Todd Engle is at rest and Amherst is awash with grief.
Bubba, as he was popularly known, taught health and physical education at Nord Middle School. He died Wednesday evening at his home with family by his side.
Orange ribbons dotted the city’s downtown area and school buildings, paying tribute to a man who had fought battle after battle with leukemia since 2013.
In December, doctors confirmed he had relapsed. More recently it became clear this time the cancer would end his life.
The news of Engle’s passing shook staff at Nord. “He made everybody feel like they’re important, that they matter. He was open to talk to everybody,” said principal Jill Jiovanazzo.
A crisis team set up camp in the school library to help students and teachers who needed to talk through their grief.
Nord children barely got a chance to befriend Engle before he stepped away from work in December. For teachers, it was a different story — as they tried to deal with the loss of a coworker, PTO members showed up with food and to help out around the school, Jiovanazzo said.
Engle’s wife, Corrie, is dean of students at Nord. The morning after her husband passed, she went to Nord early to see staffers and let them know she was making funeral arrangements.
Corrie said Todd died with a smile and that in his last moments, he was at peace.
“She hugged kids and she looked at their cards, and she told us about Todd and what their plans were. People were coming in crying and she was strong,” Jiovanazzo said.
Engle, 35, was originally hired in 2007 to split time teaching at Shupe and Harris elementary schools. He also served as a track and field coach at Amherst Junior High and an assistant football coach for the varsity Comets.
District superintendent Steven Sayers said he had a tremendous impact on everyone he met over the course of 11 years.
“He was such a caring person and that came across in the way that he interacted with students, other staff members, with parents. I think that caring attitude is what allowed him to have such a positive impact on so many people, and certainly we’re going to miss that,” he said.
“It’s a sad day in Amherst… Our thoughts and prayers are with Todd’s wife, Corrie, and the entire Engle family. This is obviously a tough, tough time.”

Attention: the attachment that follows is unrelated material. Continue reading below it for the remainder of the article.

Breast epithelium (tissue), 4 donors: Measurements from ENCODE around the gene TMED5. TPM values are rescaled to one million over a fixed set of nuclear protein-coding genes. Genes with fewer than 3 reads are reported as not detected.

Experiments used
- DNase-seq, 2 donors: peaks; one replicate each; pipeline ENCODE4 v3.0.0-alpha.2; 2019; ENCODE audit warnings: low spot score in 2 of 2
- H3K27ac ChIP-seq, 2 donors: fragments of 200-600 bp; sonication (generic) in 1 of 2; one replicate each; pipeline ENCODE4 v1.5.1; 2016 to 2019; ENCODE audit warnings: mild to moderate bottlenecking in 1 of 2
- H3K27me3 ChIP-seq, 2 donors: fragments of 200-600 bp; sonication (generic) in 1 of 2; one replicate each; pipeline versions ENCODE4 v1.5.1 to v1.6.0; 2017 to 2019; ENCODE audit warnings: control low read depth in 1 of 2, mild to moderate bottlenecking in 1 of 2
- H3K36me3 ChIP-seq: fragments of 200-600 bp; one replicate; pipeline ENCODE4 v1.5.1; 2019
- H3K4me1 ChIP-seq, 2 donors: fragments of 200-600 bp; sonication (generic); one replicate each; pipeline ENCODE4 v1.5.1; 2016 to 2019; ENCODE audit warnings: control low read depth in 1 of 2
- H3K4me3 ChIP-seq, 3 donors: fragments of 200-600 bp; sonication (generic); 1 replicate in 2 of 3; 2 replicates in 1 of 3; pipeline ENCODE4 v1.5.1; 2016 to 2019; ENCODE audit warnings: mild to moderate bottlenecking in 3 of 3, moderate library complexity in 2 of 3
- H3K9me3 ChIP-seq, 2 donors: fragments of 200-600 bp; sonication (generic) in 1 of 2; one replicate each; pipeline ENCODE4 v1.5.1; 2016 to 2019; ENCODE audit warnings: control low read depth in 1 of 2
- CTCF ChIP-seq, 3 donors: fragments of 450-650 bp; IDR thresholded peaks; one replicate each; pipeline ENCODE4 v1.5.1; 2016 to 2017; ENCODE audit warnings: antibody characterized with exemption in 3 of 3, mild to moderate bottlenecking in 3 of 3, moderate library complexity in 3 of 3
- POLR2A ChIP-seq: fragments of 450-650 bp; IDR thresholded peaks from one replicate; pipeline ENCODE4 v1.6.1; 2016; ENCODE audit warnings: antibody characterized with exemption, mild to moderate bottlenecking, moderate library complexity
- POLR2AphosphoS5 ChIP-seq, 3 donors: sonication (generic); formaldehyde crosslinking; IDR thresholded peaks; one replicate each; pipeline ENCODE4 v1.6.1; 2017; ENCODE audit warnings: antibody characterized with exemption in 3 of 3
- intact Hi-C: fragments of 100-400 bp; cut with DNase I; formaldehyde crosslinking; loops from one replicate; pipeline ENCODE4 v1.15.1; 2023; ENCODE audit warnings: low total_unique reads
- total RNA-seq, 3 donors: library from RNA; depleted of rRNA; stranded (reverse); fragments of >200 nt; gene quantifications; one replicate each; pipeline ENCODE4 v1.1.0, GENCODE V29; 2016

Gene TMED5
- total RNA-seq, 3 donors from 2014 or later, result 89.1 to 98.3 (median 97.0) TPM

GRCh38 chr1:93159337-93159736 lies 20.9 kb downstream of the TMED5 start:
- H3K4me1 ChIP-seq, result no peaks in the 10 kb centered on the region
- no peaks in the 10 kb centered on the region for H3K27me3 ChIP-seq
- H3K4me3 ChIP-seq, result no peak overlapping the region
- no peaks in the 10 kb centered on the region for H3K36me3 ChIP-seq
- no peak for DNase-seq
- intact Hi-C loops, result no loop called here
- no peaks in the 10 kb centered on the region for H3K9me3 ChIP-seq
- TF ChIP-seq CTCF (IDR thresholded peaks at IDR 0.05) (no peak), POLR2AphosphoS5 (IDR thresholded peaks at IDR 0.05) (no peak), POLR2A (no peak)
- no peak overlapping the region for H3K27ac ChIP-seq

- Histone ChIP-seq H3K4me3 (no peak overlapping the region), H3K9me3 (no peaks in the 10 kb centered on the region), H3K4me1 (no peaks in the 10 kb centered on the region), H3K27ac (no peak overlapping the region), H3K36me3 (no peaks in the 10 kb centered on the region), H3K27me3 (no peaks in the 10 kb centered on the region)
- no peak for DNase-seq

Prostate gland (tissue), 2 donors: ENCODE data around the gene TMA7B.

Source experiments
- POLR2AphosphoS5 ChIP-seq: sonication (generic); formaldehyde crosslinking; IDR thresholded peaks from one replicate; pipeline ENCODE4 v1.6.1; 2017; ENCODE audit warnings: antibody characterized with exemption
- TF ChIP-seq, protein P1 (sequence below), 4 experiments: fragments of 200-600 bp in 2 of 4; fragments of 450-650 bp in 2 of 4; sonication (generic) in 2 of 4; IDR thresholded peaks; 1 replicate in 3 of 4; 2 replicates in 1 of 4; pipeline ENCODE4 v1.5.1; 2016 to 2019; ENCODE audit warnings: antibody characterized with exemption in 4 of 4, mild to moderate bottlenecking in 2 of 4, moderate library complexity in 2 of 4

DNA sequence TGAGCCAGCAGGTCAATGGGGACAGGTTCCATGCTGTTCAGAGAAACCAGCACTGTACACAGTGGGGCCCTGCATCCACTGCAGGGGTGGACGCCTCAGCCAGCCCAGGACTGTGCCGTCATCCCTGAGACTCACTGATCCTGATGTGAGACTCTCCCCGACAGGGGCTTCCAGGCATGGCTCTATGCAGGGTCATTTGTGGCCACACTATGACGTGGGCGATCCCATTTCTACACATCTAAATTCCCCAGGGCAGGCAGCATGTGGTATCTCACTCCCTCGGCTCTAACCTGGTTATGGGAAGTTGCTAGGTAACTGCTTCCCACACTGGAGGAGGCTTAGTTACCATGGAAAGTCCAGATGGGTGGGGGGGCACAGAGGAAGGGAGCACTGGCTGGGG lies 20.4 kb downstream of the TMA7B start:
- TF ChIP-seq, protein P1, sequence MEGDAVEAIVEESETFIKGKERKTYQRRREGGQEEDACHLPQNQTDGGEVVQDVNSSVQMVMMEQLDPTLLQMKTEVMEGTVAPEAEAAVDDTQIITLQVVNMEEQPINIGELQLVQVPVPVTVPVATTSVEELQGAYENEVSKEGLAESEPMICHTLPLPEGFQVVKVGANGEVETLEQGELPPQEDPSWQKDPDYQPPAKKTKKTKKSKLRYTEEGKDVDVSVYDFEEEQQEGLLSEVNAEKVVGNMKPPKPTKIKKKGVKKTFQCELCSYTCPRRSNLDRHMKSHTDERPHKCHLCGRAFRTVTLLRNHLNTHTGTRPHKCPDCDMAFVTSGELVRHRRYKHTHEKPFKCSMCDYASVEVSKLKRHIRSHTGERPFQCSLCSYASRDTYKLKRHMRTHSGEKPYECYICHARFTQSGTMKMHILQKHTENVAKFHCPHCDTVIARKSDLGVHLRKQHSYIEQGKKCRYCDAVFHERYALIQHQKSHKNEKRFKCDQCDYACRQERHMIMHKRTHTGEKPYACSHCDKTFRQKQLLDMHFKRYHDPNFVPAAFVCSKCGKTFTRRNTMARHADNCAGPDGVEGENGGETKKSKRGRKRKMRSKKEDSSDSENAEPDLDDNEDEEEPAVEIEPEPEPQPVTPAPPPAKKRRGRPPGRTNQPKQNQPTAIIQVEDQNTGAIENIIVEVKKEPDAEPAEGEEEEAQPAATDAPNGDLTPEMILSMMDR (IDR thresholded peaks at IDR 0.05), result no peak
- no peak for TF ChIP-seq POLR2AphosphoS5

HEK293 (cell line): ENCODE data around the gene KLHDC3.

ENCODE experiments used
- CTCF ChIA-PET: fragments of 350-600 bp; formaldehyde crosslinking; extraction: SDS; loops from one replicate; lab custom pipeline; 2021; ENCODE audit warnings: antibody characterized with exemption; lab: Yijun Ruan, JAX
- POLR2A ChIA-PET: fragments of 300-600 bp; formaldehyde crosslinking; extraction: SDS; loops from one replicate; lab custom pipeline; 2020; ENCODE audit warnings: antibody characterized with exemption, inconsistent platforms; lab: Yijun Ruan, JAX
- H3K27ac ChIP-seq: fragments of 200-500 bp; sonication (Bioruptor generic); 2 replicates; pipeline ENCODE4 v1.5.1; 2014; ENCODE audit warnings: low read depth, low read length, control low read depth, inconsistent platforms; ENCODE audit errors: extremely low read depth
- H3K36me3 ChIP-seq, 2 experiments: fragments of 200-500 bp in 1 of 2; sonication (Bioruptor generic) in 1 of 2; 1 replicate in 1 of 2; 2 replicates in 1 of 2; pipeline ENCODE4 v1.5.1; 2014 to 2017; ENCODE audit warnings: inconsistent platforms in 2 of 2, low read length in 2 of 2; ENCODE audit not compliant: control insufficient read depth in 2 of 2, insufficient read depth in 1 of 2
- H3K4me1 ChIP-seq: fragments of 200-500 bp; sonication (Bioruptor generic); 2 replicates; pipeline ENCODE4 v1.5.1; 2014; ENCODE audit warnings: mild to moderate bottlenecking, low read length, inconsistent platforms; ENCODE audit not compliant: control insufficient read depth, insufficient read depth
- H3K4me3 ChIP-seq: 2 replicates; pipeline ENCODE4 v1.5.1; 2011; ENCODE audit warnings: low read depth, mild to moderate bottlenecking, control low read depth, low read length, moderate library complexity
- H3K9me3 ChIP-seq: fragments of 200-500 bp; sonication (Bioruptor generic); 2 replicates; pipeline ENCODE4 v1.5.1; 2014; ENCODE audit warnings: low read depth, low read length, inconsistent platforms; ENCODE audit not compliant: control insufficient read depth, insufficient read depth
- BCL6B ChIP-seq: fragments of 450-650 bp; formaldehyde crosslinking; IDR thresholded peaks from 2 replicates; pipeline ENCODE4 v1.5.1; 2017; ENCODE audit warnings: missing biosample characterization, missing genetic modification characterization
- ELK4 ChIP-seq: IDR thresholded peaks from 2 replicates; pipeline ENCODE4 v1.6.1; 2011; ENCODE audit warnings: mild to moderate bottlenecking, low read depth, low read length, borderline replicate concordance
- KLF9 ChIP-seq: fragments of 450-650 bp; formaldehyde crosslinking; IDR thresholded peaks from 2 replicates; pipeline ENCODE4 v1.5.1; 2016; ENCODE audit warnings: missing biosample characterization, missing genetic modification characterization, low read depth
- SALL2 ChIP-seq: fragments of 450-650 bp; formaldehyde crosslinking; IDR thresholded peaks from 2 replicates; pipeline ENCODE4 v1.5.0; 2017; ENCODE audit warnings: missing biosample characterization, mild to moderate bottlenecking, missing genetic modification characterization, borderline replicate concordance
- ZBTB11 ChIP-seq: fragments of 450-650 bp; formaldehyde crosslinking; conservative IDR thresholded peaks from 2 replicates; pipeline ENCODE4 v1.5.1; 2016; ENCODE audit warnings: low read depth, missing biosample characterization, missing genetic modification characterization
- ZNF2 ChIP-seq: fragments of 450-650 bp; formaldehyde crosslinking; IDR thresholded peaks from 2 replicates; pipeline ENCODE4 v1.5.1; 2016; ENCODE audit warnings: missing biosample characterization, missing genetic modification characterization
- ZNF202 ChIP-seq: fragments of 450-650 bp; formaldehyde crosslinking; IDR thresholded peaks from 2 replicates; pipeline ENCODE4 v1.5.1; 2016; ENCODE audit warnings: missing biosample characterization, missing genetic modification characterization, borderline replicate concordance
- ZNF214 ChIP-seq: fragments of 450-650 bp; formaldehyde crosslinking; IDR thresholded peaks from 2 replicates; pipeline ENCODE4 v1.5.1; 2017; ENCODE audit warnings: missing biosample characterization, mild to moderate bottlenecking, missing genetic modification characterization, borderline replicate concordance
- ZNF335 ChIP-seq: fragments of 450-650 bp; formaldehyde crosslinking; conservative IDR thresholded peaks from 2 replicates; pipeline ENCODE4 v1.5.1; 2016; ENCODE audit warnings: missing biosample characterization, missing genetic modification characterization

In February, before it was known the cancer was terminal, student council officers at Steele High School launched a letter-writing campaign for Engle.
Advisor Russ Marty said hundreds answered the call to reconnect with their former teacher. Corrie told him that Todd read every letter he received and was moved by what he learned about their lives and accomplishments.
Engle was known as a teacher who invested deeply in every one of his students. For example, freshman Melina Martinez told us he was the single most influential teacher she ever had: “He was my go-to person when I needed something done or when I just needed someone to talk to. He always helped out,” she said.
On Thursday morning, the Steele News Live class aired a special tribute to Engle on televisions inside the high school. It faded to black, ending early so that teachers had time to talk with students about their loss.
The creative learning center at Steele was reserved all day for people who wanted to talk to a counselor or express their grief with peers.
Engle’s passing was not unexpected. But it took a toll, and the flow in and out of the CLC was steady, said Marty.
“It’s one of those things you know is coming, but it doesn’t make the end result any easier. We lost a friend, a colleague,” he said.
He was having a hard time processing the loss too. Marty and Engle played co-ed softball together several years ago and remembered how much fun they had.
“I always hated when I’d have to bat after him, because I’d have to run. He would crush the ball and lap me if I didn’t hustle,” Marty said. “He was the beast of our team. You knew if he was getting up there, he was going to crush it.”
Jason Hawk can be reached at 440-775-1611 or @EditorHawk on Twitter.
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